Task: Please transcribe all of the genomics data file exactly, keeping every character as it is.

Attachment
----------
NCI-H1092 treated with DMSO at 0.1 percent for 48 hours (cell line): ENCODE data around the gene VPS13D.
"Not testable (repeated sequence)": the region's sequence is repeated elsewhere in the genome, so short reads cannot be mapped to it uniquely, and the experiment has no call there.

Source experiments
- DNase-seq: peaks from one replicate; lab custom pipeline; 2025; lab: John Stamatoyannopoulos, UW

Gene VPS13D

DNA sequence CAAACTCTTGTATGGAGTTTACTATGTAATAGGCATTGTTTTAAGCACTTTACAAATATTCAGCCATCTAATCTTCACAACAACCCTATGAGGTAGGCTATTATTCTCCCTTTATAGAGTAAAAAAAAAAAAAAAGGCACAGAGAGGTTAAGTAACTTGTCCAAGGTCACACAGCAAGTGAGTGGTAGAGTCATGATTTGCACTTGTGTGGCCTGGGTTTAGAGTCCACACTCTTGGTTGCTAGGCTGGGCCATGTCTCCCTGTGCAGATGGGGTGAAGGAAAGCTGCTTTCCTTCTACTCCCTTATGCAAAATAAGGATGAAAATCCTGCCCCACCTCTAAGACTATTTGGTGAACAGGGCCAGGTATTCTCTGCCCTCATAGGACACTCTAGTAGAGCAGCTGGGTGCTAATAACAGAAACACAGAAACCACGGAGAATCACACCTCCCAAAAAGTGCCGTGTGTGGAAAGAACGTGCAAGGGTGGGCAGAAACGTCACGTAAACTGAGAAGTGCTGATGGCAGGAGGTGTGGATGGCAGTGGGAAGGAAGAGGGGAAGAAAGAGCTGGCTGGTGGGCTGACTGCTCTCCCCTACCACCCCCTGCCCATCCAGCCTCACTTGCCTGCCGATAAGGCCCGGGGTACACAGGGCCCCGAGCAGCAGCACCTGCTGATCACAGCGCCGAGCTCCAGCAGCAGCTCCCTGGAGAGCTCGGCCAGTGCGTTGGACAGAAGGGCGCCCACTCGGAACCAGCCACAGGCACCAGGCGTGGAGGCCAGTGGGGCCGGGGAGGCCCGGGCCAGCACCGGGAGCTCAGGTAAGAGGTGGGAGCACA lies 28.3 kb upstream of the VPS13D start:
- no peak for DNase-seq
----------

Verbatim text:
NCI-H1092 treated with DMSO at 0.1 percent for 48 hours (cell line): ENCODE data around the gene VPS13D.
"Not testable (repeated sequence)": the region's sequence is repeated elsewhere in the genome, so short reads cannot be mapped to it uniquely, and the experiment has no call there.

Source experiments
- DNase-seq: peaks from one replicate; lab custom pipeline; 2025; lab: John Stamatoyannopoulos, UW

Gene VPS13D

DNA sequence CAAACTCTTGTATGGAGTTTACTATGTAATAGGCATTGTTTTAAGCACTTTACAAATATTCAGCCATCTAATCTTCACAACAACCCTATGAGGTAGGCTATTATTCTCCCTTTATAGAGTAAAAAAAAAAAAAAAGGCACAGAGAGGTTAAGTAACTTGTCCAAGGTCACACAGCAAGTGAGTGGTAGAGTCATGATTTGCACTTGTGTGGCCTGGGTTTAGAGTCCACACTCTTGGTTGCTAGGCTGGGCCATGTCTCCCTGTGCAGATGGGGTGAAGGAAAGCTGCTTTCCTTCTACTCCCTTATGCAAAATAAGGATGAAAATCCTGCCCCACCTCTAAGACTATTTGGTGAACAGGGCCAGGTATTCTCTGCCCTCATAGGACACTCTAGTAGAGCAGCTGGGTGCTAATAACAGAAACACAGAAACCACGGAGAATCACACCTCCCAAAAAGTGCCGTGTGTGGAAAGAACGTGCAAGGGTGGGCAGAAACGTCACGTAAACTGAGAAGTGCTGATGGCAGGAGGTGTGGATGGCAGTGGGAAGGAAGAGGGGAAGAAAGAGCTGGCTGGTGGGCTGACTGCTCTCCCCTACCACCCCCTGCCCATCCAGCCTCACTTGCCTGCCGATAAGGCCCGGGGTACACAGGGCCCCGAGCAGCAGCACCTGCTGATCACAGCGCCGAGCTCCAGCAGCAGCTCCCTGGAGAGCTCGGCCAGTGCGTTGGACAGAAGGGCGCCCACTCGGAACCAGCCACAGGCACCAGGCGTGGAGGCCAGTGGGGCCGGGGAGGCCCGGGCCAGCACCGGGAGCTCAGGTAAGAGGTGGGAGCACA lies 28.3 kb upstream of the VPS13D start:
- no peak for DNase-seq